VSC ID FAN Vibration Case Study

VSC’s client had an ID Fan that there online monitoring system showed increasing vibration. Unfortunately, their online system was extremely limited and did not offer spectrum analysis, so they asked us to dispatch our personnel to analyze the vibration to determine the problem.

Figure 1: ID Fan Diagram

Figure 1: ID Fan Diagram

Figures 2 and 3 are the spectra collected from the inboard and outboard ID fan bearings. Both bearings have peak vibration levels of 3.0 inches per second (ips) at the fan operating speed of 1621 cycles per minute (cpm) in the horizontal direction. In addition, the spectra all show harmonics of the fan operating speed and a raised noise floor, which indicates a very strong sign of bearing wear in the sleeve bearings. Since our customer needed to return to operation, our personnel focused on resolving the balance issue to reduce the vibration.

Figure 2: Outboard ID Fan as VSC found it

Figure 2: Outboard ID Fan as VSC found it

Figure 3: Inboard ID Fan bearing vibration as VSC found it

Figure 3: Inboard ID Fan bearing vibration as VSC found it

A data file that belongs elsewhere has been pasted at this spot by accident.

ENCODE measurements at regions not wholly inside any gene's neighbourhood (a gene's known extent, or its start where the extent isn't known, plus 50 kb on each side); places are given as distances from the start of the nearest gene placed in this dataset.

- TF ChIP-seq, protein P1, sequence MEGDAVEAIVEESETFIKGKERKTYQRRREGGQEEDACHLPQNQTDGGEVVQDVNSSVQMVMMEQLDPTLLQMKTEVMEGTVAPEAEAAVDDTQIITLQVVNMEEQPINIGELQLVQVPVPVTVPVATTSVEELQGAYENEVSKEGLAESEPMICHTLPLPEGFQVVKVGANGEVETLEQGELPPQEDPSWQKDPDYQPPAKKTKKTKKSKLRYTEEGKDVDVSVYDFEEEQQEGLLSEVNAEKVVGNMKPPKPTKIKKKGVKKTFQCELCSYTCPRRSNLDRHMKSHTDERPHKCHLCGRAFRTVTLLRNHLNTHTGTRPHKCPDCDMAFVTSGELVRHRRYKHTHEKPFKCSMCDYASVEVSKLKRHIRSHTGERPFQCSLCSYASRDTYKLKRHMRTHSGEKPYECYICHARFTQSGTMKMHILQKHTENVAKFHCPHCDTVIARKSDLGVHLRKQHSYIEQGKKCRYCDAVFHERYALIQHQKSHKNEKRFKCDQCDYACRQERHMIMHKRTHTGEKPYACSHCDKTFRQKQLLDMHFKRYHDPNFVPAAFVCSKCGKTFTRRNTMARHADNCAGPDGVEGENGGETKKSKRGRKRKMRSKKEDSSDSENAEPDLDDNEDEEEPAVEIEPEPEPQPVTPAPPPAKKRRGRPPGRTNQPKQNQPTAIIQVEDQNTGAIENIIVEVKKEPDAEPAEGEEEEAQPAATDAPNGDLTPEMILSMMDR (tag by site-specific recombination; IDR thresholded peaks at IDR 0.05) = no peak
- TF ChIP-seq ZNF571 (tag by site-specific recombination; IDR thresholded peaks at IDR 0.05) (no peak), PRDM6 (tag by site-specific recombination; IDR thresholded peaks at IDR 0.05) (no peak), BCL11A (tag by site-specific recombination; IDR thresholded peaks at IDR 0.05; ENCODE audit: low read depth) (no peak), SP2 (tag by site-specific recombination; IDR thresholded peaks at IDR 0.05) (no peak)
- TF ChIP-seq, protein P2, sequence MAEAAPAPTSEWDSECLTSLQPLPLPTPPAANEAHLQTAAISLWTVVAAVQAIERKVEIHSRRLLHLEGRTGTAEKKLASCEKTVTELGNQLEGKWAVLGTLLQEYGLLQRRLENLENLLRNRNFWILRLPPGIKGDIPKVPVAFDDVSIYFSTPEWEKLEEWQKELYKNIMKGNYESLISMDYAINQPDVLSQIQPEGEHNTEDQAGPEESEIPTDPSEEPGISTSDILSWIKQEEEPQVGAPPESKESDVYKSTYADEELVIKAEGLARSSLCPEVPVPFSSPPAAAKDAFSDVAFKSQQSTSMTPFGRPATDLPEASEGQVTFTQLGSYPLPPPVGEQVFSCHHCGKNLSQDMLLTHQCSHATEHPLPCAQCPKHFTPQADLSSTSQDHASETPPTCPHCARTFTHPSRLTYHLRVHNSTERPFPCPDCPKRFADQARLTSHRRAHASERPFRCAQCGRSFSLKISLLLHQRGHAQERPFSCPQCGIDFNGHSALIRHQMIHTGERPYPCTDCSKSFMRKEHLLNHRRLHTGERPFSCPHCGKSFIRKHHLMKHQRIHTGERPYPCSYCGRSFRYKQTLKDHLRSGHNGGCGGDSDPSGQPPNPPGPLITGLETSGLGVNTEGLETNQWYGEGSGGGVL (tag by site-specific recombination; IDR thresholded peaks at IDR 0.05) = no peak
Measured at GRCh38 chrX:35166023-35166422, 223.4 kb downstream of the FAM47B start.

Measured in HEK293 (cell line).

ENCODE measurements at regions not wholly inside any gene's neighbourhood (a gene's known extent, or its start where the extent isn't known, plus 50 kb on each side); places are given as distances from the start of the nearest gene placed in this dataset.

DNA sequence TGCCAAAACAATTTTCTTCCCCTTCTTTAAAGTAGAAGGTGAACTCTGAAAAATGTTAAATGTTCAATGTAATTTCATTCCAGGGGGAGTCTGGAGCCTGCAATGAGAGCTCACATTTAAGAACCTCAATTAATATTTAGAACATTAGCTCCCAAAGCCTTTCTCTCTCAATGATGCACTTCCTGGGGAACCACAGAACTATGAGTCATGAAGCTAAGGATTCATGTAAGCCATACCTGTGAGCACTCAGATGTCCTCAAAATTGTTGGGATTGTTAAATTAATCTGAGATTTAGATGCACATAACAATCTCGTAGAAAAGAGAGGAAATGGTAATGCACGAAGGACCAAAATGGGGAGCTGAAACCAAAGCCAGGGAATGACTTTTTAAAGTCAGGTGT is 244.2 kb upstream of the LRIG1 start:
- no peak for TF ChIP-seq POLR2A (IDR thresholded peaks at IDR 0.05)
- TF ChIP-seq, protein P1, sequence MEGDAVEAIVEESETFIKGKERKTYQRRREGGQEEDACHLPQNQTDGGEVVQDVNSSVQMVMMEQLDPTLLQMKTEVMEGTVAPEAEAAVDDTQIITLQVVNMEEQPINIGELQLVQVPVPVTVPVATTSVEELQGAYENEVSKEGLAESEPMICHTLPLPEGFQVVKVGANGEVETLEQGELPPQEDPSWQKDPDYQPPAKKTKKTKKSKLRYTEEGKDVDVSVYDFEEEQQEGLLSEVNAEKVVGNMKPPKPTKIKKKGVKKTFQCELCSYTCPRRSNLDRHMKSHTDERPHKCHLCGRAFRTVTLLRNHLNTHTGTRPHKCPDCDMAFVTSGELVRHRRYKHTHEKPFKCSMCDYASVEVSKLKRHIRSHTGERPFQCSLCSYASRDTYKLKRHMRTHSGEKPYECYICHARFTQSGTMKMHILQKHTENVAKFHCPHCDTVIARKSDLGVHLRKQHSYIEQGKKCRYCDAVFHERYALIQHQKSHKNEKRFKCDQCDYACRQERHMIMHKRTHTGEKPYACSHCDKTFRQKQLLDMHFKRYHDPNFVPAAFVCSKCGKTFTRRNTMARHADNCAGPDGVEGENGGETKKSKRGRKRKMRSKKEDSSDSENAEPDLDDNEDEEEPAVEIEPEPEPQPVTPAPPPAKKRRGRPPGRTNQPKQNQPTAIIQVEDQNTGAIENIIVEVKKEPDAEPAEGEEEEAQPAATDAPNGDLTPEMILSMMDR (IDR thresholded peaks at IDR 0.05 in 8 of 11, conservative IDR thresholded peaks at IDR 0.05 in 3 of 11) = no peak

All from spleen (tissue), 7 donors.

Our staff conducted the balancing and ended up adding a static forty ounces of weight on the ID fan. This weight significantly reduced the vibration at fan operating speed by over 80% from the original 3.0 ips. Unfortunately, there was still an elevated noise floor and harmonics of the fan operating speed, signifying that the bearings were worn. The customer was still able to meet their production schedule which was most important since it was in the middle of a hot summer where they received premium income on the elevated electricity rates. A few weeks later the hot weather subsided and our client was able to make the necessary bearing repairs as well.

Figure 4: Outboard ID Fan after balancing

Figure 4: Outboard ID Fan after balancing

Figure 5: Inboard ID Fan after balancing

Figure 5: Inboard ID Fan after balancing

Vibration analysis is the easiest way to quickly and easily identify a deteriorating machinery condition. Once recognized, it is just as easy to track it so you can find the best time in your schedule to make the repairs. The process of maintenance is rapidly changing, so if you are not using vibration analysis to measure your machinery conditions contact us, and we can help you transition to an intelligent maintenance organization.

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